Despite the barriers that prevent anti-corruption momentum to flourish in Cambodia, Mr Nop Vy – Executive Director of Cambodian Journalists Alliance (CamboJA), one of the event co-organisers –said in his closing remarks that “I have high hopes of young people whose role in the fight against corruption is significant”. He stressed that youth engagement today will bring positive changes including clean society in the next few years. Mr Vy also urged Cambodian youth to gain knowledge and utilise technologies in order to effectively partake in eliminating corruption in the country.
Through the discussions and input collection among experts and participants on the above-mentioned thematic areas, TI Cambodia and member NGOs of the Anti-Corruption Working Group call on the government to step up its anti-corruption reform agendas by:
- Uphold the rights to hold power to account. The government should end restrictions on freedoms of expression, association and assembly, and ensure that justice for crimes against human rights defenders must also be an urgent priority.
- Restore and strengthen institutional checks on power. Public oversight bodies such as anti-corruption agencies and audit institutions need to be independent, well-resourced and empowered to detect and sanction wrongdoings. Parliaments and courts must be independent and able to prevent executive overreach.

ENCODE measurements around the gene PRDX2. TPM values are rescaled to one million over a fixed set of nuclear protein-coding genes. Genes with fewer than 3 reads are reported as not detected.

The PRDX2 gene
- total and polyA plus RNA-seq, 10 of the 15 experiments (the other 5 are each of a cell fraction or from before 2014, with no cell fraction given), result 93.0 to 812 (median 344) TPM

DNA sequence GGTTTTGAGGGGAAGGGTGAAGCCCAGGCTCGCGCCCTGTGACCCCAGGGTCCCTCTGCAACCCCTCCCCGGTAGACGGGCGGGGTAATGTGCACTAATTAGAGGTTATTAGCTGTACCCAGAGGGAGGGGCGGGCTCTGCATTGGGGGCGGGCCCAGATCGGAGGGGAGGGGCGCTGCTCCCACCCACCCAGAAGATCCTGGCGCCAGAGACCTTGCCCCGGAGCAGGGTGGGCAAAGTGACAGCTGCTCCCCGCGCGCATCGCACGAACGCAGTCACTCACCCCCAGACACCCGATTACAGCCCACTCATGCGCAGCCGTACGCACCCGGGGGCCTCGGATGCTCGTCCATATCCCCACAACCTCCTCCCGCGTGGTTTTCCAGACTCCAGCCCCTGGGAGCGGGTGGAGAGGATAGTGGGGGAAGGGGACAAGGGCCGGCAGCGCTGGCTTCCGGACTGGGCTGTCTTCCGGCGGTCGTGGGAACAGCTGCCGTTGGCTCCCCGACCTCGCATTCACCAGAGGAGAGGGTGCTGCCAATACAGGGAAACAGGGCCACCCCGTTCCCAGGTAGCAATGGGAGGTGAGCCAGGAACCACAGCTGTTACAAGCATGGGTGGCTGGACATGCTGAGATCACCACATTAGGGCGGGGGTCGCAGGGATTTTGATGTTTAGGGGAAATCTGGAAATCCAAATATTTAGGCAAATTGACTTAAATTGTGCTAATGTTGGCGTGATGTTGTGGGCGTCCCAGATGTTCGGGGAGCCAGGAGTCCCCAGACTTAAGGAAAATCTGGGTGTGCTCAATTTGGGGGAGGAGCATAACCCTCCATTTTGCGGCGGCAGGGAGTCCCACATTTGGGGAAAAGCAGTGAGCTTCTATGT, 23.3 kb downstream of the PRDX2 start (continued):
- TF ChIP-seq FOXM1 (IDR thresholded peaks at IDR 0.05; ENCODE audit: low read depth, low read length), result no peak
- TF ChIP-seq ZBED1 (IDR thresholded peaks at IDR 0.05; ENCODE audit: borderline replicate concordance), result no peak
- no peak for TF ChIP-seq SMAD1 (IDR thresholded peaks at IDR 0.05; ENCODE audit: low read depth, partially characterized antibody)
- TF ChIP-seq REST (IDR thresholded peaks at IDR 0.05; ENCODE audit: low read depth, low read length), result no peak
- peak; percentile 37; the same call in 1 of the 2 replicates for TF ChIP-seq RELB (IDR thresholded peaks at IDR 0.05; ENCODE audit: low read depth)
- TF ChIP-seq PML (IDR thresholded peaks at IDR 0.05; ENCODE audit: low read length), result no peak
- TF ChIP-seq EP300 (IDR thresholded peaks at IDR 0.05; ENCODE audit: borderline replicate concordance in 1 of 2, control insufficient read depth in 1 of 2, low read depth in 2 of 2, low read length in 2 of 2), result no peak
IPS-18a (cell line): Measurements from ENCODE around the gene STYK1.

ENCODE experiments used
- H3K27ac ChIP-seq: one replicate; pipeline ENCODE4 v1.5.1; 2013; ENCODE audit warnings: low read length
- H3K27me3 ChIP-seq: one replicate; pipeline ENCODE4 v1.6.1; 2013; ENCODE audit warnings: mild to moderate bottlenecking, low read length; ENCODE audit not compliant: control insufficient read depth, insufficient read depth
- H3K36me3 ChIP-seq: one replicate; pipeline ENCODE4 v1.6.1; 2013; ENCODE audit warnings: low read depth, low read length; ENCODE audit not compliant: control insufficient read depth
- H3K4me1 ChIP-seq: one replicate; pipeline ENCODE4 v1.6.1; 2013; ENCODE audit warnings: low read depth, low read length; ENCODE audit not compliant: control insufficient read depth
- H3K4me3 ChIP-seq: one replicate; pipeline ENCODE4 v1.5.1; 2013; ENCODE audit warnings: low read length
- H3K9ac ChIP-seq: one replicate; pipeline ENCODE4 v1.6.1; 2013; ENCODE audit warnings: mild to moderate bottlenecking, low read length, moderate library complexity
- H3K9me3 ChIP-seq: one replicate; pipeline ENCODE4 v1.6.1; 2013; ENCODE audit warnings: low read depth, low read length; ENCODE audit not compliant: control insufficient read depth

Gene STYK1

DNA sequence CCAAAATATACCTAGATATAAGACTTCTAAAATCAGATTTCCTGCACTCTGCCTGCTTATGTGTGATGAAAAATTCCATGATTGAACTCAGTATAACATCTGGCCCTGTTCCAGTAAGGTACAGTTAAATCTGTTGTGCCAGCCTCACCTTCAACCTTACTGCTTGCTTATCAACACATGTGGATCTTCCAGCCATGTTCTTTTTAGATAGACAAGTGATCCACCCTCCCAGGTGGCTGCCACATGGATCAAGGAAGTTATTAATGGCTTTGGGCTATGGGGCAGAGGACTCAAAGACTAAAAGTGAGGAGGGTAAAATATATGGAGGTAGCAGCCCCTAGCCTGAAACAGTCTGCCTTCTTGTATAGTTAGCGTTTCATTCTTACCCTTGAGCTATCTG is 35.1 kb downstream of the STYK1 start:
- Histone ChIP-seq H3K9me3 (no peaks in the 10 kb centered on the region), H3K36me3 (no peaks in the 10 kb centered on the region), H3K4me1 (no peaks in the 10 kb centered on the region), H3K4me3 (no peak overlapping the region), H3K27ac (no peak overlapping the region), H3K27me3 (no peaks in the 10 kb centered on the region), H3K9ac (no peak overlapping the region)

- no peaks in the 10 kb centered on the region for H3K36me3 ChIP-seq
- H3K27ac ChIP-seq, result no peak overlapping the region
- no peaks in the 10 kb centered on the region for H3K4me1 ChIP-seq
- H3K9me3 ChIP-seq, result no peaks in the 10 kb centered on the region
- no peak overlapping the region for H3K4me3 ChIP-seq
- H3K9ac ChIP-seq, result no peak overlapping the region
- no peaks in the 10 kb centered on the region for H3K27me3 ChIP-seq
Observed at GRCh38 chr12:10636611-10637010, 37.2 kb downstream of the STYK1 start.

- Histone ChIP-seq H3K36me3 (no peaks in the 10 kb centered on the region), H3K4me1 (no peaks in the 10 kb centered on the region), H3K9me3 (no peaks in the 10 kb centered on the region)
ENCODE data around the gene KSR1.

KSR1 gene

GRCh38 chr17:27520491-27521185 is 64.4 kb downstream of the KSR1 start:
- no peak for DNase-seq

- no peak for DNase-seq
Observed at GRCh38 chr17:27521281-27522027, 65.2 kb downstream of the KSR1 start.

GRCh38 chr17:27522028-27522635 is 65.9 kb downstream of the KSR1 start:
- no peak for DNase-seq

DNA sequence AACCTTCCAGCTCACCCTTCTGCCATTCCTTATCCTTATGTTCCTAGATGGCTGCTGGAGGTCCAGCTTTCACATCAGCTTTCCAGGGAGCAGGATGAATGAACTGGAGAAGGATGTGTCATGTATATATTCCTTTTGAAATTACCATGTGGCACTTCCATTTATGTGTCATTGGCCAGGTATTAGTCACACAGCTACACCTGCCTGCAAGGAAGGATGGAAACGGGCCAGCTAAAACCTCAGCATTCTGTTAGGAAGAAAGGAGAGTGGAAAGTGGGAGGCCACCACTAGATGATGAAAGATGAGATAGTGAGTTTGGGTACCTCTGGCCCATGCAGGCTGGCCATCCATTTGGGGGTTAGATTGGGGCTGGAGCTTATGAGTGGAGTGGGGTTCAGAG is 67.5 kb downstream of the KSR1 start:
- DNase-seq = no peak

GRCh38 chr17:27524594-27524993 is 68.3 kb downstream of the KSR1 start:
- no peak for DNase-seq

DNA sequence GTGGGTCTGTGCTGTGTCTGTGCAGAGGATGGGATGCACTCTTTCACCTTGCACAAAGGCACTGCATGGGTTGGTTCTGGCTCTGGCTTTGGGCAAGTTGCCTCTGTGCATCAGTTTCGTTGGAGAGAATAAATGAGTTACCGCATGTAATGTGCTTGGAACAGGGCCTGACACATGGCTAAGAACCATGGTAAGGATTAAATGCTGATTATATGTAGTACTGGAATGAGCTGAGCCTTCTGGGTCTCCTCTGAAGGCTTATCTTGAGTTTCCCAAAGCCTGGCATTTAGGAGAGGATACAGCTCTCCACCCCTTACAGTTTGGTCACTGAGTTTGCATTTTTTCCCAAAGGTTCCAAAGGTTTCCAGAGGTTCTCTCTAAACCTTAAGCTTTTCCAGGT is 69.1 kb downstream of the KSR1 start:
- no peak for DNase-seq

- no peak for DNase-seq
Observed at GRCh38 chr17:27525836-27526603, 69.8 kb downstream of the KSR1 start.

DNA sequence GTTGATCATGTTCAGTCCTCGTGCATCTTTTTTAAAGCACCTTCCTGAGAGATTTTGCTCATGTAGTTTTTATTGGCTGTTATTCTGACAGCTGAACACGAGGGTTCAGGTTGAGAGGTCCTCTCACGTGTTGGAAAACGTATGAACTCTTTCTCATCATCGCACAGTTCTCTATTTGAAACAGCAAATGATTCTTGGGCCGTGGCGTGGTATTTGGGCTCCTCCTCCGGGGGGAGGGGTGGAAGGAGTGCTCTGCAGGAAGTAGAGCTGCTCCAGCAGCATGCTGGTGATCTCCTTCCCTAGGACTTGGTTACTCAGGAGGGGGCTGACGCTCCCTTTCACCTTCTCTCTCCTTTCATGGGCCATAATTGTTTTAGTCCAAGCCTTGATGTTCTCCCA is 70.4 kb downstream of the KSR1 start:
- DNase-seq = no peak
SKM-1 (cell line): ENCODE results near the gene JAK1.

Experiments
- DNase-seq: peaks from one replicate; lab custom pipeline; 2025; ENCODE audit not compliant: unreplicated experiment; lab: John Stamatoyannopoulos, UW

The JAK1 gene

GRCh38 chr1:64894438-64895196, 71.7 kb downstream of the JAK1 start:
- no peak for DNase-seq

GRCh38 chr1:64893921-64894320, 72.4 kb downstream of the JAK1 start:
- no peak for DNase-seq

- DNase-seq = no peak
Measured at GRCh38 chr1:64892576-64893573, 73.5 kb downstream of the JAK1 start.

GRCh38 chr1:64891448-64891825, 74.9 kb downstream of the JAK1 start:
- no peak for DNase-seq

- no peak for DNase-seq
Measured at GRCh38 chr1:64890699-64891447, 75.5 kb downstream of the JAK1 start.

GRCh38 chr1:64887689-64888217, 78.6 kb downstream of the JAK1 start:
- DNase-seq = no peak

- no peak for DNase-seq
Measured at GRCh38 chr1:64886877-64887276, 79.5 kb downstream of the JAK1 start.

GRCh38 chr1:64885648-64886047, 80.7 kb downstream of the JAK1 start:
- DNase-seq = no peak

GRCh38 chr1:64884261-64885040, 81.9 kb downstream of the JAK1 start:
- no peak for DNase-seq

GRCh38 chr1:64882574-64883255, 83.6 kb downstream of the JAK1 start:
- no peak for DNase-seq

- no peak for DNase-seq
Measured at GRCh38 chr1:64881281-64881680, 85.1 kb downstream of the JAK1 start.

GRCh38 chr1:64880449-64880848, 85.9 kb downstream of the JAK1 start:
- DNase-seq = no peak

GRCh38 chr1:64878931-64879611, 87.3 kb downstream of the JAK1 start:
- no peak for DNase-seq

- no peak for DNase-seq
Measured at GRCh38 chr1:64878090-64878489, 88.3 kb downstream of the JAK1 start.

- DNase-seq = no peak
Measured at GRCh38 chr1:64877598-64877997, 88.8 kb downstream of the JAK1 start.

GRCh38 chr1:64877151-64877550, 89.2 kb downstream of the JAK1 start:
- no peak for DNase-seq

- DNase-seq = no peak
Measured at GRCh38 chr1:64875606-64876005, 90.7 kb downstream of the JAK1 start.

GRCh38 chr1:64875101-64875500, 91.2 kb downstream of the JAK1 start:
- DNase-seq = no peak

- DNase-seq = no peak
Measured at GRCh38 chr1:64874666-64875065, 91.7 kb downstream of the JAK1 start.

- Amend/adopt anti-corruption legislations/provisions and ensure that it meets international standards and practices. It includes the amendment of a number of articles in the anti-corruption law, especially those concerning asset declaration and malicious or false reports, the adoption of the draft laws on access to information and on protection of reporting persons, witnesses, experts and victims, the draft law on public procurement, and the draft of code of conduct for public officials, and the development of a regulation on political parties’ revenue and expenditure on election campaign.
- Promote fair competition and better level playing field for the private sector including improving information sharing and knowledge of legal compliance and business integrity among private sector, strengthening public servants’ performance at all levels, reducing conflict of interest, promoting corporate ownership transparency, advancing transparency in public procurement, and promoting equal compliance.
- Promote anti-money laundering and anti-human trafficking. The government should have a strong political will to effectively implement relevant legal and policy framework, equip concerned officials with necessary knowledge and skills, proactively investigate suspicious cases and punish the criminals without tolerance, and strengthen international cooperation with other countries.
TI Cambodia and member NGOs of the Anti-Corruption Working Group are committed and stand ready to engage with all relevant stakeholders to help implement key reform agendas in order to promote greater transparency, accountability and the rule of law in the country.
This post is also available in: Khmer